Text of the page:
What will you do now?
We’ve decided to adopt a very local approach and go to all the towns in the country. We hope to organise one or two discussions at each stage, using documentation to encourage people to contribute and exchange opinions. Through this work, we want to show people that the Government is not sufficiently engaged with the issue of the death penalty. In the absence of real political will to organise a national debate on the death penalty, we have decided to do it ourselves. It’s not enough to say “We signed the International Covenant on Civil and Political Rights but we can’t abolish the death penalty because of public opinion…” It’s too easy to stop there – what is needed is action!
What is the position of Taiwan’s current Government as regards the death penalty?
That’s a difficult question. We have a relatively new President, Tsai Ing-wen. She is from the Progressive Democratic Party which is supposed to be more progressive than the Kuomingtang which was in power before. But so far we haven’t seen any signs of open-mindedness. Human rights violations continue. For example, during the campaign Tsai Ing-wen showed signs that she was in favour of gay marriage but she seems to have gone backwards on this issue since being in power. My personal opinion is that we have a more progressive government than before but that this party, once in control, has become more conservative. And of course the issue of the death penalty remains very sensitive. In Taiwan, a president generally governs for two mandates. So numerous people ask us to be patient, to wait until the end of their last mandate, not to put the president in a difficult position…but I don’t believe it, I think that’s stonewalling. And whatever happens we will continue our work. Fortunately, there are other signs of hope. Half of the 15 judges at the Constitutional Court have just changed and today there are more progressives in that institution. Revision of the Constitution remains unlikely but the new situation can help us for some death penalty cases when we appeal.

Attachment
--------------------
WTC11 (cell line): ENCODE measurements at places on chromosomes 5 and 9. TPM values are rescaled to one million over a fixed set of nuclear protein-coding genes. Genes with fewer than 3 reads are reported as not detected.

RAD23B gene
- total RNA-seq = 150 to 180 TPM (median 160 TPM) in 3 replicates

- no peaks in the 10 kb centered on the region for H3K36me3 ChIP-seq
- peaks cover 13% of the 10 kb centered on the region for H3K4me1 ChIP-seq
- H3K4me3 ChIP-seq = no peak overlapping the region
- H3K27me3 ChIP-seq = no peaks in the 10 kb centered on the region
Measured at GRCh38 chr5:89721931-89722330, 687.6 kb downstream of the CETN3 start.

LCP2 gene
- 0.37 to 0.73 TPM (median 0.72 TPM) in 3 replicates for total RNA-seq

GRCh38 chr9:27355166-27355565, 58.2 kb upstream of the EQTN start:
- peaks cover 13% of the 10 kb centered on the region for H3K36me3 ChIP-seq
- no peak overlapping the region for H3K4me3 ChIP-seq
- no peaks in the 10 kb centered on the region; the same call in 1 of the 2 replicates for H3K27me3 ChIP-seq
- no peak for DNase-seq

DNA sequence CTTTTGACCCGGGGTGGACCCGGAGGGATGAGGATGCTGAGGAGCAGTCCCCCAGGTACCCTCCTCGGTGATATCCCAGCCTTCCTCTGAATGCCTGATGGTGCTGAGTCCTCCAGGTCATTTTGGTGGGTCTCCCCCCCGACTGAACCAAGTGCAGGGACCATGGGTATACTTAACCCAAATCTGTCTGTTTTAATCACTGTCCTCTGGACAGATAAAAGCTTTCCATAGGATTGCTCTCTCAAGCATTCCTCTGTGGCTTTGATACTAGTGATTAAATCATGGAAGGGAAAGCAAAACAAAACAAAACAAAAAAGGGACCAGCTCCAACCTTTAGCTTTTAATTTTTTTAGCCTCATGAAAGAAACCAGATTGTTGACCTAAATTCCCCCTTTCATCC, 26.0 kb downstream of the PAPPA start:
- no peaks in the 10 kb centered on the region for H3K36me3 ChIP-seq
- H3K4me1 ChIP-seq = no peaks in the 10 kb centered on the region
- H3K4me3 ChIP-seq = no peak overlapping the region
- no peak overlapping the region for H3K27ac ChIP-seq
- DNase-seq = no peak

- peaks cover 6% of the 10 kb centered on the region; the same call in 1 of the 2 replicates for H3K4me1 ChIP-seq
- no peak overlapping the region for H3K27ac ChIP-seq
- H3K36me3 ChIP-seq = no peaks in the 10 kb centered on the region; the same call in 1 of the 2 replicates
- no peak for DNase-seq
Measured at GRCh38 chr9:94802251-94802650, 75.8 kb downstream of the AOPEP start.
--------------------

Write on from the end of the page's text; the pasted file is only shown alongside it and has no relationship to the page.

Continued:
Today, all eyes are on the Philippines and President Duterte who is seeking to reintroduce the death penalty. Does that worry Taiwanese abolitionists?
I think that the general idea in Taiwan is that the Philippines President is crazy [laughs]. Of course, some people like him and would like to follow his example. But most are shocked by the human rights violations which are increasing over there. So no, the Philippines do not represent a great concern for us in Taiwan. Our concern is more Japan and the United States. What is Trump going to do? Of course we are in Asia and TAEDP is interested in other Asian countries but the Philippines are not able to put pressure on our Government. Unlike Japan and the United States…